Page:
To all the questions I’ve ever had about relationships

The secret to life is to learn to ride the wave. Everything passes by in peaks and troughs. You have to learn to value the effort you put in more than the success it brings. Because success is always a moving target and you can’t really ever attain it. It’s only when you’re not on the top of the wave that the direction of travel is clear.

I was with my wife for something like twenty two years before she died. And it was a happy marriage. In all the ways that mattered. But in that happiness was buried a lack of growth. I would submit that I have grown, as a person, as a father and as a thinker in leaps and bounds since she passed. I spent my life with her on the top of a wave and it’s only in losing her that I’ve found a purpose in life.

Maybe the two women I left in my wake would have a different opinion on my value as a partner in life. But I gave them a lot of love in the short times we were together. I’d venture to guess that neither of them would go back just to save themselves the heartache. There’s no great loss if there wasn’t much love.

Both of those women were ambitious and goal oriented. One achieved every goal she ever set for herself. She ran 5ks, 10ks, even a marathon. She pursued a bachelor’s degree, then a Master’s. Rose up through the ranks of her career to a pretty high position. But was never satisfied. Success was always just out of reach. She was depressed and unhappy. She went through relationships exactly as she went through goals. When the wave passes by and she reaches the bottom of the trough, she lets go and catches the next one.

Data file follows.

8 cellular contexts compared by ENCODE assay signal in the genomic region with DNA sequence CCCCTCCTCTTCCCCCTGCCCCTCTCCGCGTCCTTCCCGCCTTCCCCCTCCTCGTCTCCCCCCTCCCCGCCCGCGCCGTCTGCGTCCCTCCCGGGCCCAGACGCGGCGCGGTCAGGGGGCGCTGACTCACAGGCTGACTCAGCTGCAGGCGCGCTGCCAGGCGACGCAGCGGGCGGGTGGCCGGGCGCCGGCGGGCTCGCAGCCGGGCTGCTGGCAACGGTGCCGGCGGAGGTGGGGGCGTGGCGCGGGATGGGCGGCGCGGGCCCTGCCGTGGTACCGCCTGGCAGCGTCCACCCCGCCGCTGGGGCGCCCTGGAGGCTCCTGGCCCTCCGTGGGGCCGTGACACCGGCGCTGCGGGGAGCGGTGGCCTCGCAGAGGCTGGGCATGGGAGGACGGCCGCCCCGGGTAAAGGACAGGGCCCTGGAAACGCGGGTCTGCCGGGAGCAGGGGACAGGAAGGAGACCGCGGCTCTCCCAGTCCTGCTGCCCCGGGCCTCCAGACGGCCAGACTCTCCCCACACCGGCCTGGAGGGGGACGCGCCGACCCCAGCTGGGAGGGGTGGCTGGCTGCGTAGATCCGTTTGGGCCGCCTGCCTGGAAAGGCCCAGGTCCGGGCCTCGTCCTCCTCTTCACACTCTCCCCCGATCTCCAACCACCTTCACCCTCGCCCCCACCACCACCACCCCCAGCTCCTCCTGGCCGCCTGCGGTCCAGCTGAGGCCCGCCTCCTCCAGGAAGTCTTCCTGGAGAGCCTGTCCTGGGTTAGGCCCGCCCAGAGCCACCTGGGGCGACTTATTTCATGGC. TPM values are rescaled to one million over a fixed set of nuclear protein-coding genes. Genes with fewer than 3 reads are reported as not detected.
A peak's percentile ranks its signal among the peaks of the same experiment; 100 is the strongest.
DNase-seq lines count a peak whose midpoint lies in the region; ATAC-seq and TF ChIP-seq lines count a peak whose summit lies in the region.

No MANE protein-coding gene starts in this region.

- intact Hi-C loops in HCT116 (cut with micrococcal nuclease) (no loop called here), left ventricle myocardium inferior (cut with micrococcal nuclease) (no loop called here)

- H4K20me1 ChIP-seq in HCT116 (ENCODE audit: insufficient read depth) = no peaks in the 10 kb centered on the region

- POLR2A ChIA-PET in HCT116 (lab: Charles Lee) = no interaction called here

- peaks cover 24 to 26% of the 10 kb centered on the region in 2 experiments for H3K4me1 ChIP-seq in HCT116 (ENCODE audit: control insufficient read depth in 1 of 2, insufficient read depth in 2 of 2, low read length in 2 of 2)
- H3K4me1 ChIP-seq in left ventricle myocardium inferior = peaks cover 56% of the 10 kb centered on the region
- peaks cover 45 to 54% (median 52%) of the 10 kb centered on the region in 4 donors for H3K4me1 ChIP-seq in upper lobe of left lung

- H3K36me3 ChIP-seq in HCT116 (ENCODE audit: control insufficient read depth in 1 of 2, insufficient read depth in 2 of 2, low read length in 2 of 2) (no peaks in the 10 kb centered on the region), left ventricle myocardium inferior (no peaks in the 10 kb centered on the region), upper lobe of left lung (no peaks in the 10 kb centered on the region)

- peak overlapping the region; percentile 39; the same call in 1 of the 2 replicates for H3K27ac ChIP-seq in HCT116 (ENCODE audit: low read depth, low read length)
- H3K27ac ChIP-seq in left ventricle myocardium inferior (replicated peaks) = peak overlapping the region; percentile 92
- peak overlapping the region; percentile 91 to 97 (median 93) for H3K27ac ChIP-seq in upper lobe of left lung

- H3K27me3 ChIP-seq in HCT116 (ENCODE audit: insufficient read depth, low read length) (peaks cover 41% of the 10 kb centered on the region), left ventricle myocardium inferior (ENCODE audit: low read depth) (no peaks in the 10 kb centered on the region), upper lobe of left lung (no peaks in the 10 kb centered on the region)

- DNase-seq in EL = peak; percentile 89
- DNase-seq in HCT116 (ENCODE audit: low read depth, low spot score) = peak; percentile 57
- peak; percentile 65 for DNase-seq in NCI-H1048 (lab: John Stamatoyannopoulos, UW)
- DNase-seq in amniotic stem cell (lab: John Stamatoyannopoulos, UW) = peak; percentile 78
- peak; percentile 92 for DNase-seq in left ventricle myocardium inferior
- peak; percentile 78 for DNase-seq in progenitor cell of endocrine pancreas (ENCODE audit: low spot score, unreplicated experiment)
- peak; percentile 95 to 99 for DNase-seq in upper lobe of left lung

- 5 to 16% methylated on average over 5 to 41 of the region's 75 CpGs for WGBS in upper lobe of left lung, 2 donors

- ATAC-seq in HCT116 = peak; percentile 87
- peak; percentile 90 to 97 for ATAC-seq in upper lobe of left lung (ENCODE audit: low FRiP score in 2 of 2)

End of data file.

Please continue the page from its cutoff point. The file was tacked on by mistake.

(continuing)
The other woman did many of the same things. But at one point she was passed over for the position she most coveted. She took a right hand turn and redefined her purpose. Because, although she wanted more responsibility and career success, she also loved the work she did. I can’t say if she’s happy now or not but I’m quite certain she still loves teaching those kids. It’s what she does that’s important, not the peak of the wave she’s always been swimming towards. She doesn’t date much and seems pretty content in that situation.

Because everything in life is perception, my take on both of those relationships is now that of interested observer. Of both my behavior and of the aspirations of the women in regards to our liaisons. These women were ostensibly seeking a life partner. I’m not in the least bit aware of what my initial, or long term, intent was. I was lonely, skin starved and in a lot of pain from the loss of my wife.

I don’t think most people enter relationships to use other people. At least not overtly. There’s always an element of give and take in a relationship though. These women offered me companionship, sex, love and comfort in return for the same elements from me. And maybe a promise of something that would last?

It’s that last one that seems to trip me up. It’s taken a lot of self reflection to realize that I enjoy the passion, connection and love of a budding relationship. The climbing of the wave, as it were. I have no desire to surf the top of the wave of a lifelong relationship again. That ship has sailed for me. Marriage and kids were a wonderful experience and something I will always treasure. But I won’t repeat that episode of my life again. With anyone. There are too many compromises involved in that lifestyle for me to accept it at this stage of my life.

I love the image of the old man and old woman walking hand in hand along the beach after seventy years of marriage. A life well lived and a love everlasting. But it’s mostly a fantasy. It does happen, for sure. For a vanishingly small minority of couples. Life is full of speed bumps and potholes. Love is hard. Two people maintaining a connection like that through decades of change and struggle is uncommon. It may be worth seeking but it’s not worth settling.

Keep riding the wave. Hope for success but if you aren’t enjoying the ride, get off and catch a different one.

Thanks for reading.

Written by

father, motorcyclist, old retired guy who’s just a little lost on a blue marble corkscrewing its way to oblivion

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